We, on the other hand, would like to electrochemically remove the harmful substances to the last remnant in the future factory so that only water and carbon dioxide remain. For this, we use stacks that are similar to fuel cell stacks. In these, we tear water molecules apart, so to speak, with high energy. This creates hydroxyl radicals, which are short-lived and reactive molecules. They remove medication residues and hormones in wastewater. This process can be accelerated when supported by ultrasound.
Michael Stelter: Which brings us back to the special approach of the future factory, which can be imagined as a giant sandbox in which everyone can play along. Some bring their ultrasound technology with them; others combine this with ultraviolet radiation and so on until the most efficient solution is found. In this way, an affordable solution then crystallizes for the long-discussed fourth treatment stage, which has been demanded for years. In parallel, we also want to develop smaller, decentralized modules. Our partners from the economy can then sell these in countries, which do not have a water infrastructure like the one in Germany, where restaurant owners or café hosts nevertheless want to offer clean drinking water from their home network. In this respect, I also see many export opportunities arising from the future factory.
Lusatia is like a focusing glass, which shows the future.
Why do you want to test all this in Lusatia of all places?
Michael Stelter: Lusatia is like a focusing glass. The problems that many traditional mining regions will face in the coming years are already becoming apparent here. As a consequence of the depletion of fossil raw materials, the groundwater level has dropped, waters have dried out and the provision of sufficient water has become a substantial challenge. As a result, harvest failures in Lusatia have accumulated and the forest stand is severely affected. Additionally, the region has an obligation to create new prospects for the local population now that Germany is phasing out coal.
How much support do you have with your ideas on site?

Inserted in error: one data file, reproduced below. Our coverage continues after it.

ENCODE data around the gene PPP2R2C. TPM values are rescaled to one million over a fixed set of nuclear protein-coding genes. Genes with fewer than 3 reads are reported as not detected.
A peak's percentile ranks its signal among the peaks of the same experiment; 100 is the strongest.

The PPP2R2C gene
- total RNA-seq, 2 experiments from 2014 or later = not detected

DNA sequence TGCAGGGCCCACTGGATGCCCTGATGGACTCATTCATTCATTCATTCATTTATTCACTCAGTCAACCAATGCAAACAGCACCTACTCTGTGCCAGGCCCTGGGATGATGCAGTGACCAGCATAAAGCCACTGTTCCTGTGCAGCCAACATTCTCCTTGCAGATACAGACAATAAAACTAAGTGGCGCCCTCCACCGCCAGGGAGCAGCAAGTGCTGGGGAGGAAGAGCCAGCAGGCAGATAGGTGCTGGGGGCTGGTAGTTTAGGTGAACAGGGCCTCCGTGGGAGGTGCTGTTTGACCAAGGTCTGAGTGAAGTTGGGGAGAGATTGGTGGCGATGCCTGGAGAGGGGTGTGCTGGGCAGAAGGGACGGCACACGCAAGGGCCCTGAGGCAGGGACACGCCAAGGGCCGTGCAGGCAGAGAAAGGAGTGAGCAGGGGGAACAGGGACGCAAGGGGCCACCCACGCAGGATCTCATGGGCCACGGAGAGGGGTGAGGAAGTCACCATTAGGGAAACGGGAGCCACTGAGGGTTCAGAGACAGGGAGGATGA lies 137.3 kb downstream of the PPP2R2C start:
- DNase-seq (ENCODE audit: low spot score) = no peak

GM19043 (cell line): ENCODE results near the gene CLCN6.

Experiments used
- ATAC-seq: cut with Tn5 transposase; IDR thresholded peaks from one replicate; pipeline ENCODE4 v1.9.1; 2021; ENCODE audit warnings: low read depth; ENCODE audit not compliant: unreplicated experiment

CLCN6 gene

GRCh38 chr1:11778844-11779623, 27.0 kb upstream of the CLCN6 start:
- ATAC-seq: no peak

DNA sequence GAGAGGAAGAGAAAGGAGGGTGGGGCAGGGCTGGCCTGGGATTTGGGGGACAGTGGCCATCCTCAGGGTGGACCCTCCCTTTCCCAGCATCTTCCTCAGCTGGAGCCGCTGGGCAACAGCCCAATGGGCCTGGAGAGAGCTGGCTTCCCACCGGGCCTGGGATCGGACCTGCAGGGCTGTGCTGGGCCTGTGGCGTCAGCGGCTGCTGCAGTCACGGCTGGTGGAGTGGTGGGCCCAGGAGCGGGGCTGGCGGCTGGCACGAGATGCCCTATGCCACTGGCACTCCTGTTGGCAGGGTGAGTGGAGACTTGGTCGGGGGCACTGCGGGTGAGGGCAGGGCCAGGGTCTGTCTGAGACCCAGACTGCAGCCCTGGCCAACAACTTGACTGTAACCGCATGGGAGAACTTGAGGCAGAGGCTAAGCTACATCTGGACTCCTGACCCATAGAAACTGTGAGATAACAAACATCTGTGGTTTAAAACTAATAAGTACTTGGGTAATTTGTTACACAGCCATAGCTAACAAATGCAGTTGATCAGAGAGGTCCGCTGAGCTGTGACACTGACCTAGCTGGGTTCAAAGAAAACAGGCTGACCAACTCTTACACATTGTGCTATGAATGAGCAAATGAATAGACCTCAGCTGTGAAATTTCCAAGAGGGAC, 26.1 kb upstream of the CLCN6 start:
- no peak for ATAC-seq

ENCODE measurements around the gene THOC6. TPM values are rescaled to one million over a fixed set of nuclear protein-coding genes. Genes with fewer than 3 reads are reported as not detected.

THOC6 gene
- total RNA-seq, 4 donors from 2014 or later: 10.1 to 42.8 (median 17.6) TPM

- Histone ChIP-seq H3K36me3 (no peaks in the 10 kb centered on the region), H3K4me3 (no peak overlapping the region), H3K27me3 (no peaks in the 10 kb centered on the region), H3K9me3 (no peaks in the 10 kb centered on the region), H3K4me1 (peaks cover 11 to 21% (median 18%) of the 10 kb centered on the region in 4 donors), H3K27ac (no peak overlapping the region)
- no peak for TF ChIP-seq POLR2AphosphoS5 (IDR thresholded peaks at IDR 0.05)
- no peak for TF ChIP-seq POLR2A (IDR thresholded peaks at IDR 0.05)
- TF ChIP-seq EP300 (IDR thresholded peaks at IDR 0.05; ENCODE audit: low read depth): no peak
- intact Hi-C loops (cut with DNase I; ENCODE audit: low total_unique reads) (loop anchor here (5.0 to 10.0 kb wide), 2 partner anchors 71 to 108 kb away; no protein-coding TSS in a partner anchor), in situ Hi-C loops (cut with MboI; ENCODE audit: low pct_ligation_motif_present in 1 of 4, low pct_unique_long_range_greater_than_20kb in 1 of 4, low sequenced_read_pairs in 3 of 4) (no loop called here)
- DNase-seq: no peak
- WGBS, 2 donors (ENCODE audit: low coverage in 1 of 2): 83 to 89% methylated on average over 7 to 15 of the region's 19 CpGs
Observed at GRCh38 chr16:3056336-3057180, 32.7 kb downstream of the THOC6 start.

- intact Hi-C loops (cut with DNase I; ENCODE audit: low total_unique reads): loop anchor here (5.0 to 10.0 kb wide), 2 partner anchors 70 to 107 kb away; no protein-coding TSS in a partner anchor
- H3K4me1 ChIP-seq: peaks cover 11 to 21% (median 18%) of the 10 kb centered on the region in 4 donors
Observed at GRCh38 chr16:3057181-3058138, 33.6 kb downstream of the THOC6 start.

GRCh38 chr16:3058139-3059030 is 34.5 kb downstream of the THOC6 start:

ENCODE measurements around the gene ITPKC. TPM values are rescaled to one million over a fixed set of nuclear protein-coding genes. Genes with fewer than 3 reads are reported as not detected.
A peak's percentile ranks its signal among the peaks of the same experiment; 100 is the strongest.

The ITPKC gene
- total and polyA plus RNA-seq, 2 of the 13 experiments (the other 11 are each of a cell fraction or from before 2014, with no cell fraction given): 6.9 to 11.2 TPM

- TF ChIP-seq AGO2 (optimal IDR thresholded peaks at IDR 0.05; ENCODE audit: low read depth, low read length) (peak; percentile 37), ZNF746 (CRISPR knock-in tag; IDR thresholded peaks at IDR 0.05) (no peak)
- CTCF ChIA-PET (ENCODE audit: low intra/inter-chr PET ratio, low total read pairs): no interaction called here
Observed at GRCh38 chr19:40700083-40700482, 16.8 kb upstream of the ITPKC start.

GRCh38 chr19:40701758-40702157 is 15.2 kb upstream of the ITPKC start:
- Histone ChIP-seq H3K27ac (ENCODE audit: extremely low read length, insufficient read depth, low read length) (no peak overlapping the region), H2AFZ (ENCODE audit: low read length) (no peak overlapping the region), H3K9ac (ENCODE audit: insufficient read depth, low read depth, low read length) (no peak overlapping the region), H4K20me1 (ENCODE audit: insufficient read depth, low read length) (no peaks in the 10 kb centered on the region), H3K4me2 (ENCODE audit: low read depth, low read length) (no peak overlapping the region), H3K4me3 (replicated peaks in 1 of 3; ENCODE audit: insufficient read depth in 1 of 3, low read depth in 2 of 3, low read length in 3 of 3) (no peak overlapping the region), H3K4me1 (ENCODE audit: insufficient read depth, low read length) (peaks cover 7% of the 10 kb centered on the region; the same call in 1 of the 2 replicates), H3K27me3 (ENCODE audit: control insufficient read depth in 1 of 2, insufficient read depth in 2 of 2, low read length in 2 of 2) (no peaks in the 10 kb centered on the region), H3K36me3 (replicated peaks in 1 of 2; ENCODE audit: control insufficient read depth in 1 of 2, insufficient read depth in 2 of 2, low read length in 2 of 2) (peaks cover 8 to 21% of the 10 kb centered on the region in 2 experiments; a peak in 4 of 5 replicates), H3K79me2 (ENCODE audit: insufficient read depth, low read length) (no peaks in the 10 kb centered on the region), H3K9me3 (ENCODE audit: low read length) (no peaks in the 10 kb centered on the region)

Michael Stelter: Before we wrote down our concept, we talked to many local stakeholders in Lusatia and asked them what they really need. We talked to mayors, district councils, local business, and regional organizations. That is why we have so much support for our ideas on site. We are not interested in erecting ivory towers for science next to the old opencast mines that do not have connections to Lusatia. Instead, we want to establish a large-scale research center of the importance of a CERN which turns Lusatia into an innovation region of international appeal. The future factory shall ensure demanding jobs and apprenticeships, which secure employment for decades and bind young people to the region.
Future factory will contribute to water, energy and food security
What is your vision: How will the future factory change Lusatia in 10 years?
Michael Stelter: Humans and nature need clean water in sufficient quantity. The future factory will help bring this goal closer, both locally and globally. In Lusatia, we want to set an example for other mining regions and generally for regions all over the world that are drying up. Where once brown coal dominated, we want to pave the way for innovative companies to create employment, export pioneering environmental technology to the whole world, perfect water- and space-saving agricultural approaches like “vertical farming”, and build other new value-added chains. With the future factory, we want to transform Lusatia into a high-tech landscape.
- Future factory Lusatia: answers to the global resource hunger
- Video: "Future factory Lusatia: answers to the global resource hunger" (German language)